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Asthma can be terrifying. One minute you're breathing, the next, you're gasping for air. I'll never forget my little brother, chest heaving, rushed to the emergency room during middle-of-the-night attacks.
But despite its dramatic and objectively physical nature, asthma is also a disease with an element of subjectivity.
That point is elegantly underscored in a new study just published in The New England Journal of Medicine. Harvard Medical School investigators found that when asthma patients were treated with the medication albuterol, their lung function improved significantly compared to those given placebo, or fake, treatments. However, and here's the rub, when the same patients were asked to report how they were feeling — a subjective measure — placebo treatments turned out to be as effective as real medicine in helping to relieve asthma symptoms and alleviate patients' discomfort.
Indeed, the placebo effect seemed to be on full display here: whether patients were on albuterol, the placebo inhaler or undergoing sham acupuncture (which feels real, but in fact uses trick needles that don't penetrate the skin) they all reported significant symptomatic improvement compared to little improvement among patients who got no treatment at all.
The takeaway, researchers agree, is that there's something therapeutic about the act of treatment itself, the ritual of care and the reassuring bond between doctor and patient that makes people feel better, whether or not their treatment includes pills or drugs with an active ingredient.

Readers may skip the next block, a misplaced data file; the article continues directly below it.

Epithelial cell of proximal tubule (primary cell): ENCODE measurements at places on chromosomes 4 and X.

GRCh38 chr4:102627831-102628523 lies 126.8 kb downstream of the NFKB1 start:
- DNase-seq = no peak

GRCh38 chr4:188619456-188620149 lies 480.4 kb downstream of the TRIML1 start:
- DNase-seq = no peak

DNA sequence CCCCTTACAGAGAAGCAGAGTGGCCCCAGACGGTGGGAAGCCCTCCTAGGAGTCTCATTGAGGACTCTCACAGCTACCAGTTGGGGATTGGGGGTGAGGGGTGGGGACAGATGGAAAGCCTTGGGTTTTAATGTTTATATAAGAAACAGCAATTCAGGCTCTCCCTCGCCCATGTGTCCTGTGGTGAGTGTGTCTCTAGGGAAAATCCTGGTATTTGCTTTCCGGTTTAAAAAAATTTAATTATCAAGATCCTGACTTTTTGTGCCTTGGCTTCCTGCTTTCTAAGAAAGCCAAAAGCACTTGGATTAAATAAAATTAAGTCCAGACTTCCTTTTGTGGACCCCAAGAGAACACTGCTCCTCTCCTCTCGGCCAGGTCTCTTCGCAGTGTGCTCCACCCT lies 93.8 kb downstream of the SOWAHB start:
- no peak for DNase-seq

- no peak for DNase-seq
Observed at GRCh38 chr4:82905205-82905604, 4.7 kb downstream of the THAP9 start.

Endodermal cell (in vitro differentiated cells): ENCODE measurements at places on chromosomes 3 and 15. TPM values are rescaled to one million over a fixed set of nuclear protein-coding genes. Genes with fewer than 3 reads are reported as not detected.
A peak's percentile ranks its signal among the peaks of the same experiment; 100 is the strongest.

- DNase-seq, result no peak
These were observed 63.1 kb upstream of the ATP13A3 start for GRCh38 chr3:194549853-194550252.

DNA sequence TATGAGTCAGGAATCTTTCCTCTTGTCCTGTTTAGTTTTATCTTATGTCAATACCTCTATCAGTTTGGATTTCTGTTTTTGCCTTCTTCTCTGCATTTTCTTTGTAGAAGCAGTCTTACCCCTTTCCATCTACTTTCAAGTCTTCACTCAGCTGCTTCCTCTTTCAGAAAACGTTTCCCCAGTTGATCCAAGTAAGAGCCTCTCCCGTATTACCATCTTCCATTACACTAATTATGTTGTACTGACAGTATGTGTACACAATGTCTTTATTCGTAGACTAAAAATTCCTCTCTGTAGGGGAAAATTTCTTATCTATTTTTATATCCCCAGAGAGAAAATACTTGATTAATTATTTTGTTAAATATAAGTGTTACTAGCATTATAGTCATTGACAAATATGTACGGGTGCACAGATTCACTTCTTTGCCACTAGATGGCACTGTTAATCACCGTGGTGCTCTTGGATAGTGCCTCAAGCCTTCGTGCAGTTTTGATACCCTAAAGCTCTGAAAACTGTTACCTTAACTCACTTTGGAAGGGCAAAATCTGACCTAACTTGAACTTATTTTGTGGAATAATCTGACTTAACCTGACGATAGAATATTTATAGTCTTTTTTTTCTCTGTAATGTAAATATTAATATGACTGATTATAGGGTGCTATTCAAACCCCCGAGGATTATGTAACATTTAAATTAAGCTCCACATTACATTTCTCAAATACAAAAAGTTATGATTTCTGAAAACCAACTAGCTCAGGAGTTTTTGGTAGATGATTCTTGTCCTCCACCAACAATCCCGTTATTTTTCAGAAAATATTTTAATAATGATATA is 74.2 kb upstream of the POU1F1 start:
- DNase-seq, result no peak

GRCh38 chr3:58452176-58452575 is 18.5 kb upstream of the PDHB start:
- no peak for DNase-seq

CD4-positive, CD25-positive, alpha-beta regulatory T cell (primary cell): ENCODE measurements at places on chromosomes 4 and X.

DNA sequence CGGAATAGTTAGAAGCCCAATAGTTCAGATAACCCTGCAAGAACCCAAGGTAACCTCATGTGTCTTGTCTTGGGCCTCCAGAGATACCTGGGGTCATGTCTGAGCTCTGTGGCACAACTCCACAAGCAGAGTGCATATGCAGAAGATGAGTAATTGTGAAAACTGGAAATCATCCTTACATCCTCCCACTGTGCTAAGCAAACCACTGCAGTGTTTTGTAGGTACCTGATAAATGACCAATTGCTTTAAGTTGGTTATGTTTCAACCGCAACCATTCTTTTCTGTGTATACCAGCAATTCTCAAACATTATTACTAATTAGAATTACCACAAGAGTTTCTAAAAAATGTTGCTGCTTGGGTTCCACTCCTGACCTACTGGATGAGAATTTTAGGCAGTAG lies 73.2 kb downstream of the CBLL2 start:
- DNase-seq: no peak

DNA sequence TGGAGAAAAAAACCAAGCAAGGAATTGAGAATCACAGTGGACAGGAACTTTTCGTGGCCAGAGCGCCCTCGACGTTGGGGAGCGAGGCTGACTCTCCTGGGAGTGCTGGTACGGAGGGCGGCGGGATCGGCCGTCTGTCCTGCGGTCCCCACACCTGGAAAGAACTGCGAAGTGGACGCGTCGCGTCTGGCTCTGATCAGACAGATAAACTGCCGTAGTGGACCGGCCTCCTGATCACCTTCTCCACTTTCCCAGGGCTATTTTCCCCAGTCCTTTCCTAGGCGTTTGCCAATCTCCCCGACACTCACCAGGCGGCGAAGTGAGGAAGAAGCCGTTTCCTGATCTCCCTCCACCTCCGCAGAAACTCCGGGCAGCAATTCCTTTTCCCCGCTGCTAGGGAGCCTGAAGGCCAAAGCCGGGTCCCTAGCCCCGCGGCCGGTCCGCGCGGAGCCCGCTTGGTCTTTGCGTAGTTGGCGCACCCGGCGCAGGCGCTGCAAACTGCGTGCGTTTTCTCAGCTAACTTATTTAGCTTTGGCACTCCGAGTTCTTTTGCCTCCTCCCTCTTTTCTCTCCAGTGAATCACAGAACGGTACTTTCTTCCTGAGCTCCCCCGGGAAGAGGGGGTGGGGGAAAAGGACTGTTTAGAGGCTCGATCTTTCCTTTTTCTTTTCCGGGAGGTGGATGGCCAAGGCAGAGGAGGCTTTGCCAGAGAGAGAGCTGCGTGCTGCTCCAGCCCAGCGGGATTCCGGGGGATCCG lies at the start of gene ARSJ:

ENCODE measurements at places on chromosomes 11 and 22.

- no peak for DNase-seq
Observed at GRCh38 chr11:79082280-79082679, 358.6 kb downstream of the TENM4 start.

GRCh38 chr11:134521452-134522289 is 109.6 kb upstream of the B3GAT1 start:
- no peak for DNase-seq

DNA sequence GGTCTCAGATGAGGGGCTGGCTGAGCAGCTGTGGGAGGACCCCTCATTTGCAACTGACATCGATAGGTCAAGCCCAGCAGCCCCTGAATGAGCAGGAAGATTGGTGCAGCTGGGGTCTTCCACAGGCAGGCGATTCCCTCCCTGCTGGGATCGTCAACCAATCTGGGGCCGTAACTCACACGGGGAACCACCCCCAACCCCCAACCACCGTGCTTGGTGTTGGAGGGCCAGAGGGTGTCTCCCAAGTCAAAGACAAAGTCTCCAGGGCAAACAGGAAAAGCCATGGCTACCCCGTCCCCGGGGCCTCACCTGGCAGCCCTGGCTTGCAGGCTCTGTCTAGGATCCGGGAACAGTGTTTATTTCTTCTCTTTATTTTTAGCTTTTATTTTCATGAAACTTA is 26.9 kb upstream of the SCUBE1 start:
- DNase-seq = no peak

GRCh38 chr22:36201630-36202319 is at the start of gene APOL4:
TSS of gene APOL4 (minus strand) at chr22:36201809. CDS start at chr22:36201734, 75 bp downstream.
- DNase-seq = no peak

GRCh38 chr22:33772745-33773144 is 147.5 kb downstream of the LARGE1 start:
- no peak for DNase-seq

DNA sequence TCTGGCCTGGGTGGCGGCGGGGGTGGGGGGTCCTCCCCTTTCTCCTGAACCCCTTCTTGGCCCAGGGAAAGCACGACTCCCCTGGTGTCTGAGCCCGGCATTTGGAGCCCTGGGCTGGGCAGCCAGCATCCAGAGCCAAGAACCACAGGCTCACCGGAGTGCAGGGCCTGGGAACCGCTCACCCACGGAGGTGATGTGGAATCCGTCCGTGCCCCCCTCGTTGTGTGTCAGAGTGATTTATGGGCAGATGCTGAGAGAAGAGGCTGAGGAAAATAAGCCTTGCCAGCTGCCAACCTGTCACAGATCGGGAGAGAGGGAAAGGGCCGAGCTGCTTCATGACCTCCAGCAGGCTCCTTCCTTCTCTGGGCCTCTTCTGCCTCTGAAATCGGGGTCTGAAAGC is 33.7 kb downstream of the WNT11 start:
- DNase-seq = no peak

Here are some of the research details, summed up in the news release and in the paper results:
The study examined 39 adult patients with chronic asthma who were randomly assigned to undergo treatment with an active albuterol inhaler, with a placebo albuterol inhaler, with sham acupuncture or with no intervention at all. The researchers administered one of each of the three treatment interventions to each of the study participants, plus a no intervention session, in random order during sequential medical visits (three to seven days apart from each other).
The procedures were repeated in two more blocks of visits, such that each patient had a total of 12 medical visits.
At the study’s conclusion, findings showed that treatment with the albuterol inhaler resulted in a 20% increase in a key measure of lung capacity, technically, the maximum forced expiratory volume in one second, or FEV1. This compared with an increase of approximately seven percent in each of the two placebo treatments as well as the “no treatment” control.